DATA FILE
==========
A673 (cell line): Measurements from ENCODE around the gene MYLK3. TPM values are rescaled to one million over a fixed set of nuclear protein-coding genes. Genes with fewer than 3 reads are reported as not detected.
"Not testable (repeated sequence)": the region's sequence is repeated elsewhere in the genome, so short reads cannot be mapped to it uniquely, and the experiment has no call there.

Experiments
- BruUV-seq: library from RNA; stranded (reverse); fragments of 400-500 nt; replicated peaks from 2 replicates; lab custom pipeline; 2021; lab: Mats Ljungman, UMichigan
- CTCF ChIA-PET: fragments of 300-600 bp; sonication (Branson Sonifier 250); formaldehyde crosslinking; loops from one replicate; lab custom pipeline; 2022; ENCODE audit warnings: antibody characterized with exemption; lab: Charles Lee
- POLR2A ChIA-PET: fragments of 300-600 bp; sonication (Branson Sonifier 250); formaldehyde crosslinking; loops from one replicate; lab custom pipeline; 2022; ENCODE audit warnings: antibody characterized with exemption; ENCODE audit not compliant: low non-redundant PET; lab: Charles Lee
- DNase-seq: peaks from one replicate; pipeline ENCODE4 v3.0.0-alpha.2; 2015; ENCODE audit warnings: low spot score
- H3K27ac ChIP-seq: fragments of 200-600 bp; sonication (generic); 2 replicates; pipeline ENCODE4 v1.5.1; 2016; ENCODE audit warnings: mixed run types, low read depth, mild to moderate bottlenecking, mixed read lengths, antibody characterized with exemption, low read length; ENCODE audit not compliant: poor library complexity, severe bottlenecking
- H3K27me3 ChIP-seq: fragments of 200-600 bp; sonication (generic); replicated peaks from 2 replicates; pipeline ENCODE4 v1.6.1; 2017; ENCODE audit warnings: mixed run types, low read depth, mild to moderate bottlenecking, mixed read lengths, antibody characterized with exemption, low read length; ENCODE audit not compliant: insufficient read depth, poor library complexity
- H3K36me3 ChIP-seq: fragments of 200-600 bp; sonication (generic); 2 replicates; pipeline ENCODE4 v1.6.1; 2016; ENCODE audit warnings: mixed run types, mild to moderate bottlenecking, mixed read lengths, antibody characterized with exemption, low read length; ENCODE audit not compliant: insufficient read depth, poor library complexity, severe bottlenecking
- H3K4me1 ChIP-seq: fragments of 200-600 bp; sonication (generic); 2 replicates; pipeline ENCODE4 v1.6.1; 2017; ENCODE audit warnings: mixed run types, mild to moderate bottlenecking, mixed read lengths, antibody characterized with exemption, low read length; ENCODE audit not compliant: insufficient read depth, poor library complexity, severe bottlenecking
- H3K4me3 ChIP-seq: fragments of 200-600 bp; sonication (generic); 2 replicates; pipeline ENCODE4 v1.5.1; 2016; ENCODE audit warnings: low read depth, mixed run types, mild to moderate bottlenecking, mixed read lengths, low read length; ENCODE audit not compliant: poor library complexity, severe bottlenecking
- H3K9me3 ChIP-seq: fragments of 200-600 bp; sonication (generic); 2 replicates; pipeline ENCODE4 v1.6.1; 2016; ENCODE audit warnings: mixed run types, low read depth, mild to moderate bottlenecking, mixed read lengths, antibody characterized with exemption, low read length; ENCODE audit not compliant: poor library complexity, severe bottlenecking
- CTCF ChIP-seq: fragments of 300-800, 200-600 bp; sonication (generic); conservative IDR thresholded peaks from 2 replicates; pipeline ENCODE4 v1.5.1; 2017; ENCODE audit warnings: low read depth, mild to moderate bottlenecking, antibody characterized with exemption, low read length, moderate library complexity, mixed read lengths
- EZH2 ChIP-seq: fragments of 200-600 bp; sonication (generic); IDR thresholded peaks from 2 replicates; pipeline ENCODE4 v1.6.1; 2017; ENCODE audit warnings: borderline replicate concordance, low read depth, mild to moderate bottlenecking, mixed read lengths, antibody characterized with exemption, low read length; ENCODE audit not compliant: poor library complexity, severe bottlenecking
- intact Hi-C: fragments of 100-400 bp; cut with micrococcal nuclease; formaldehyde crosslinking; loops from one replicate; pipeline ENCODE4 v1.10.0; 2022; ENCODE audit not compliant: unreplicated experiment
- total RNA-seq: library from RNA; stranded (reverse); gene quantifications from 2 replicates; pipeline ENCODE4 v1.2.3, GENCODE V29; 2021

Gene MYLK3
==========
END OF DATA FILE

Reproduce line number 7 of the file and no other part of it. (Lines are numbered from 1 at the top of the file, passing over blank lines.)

- DNase-seq: peaks from one replicate; pipeline ENCODE4 v3.0.0-alpha.2; 2015; ENCODE audit warnings: low spot score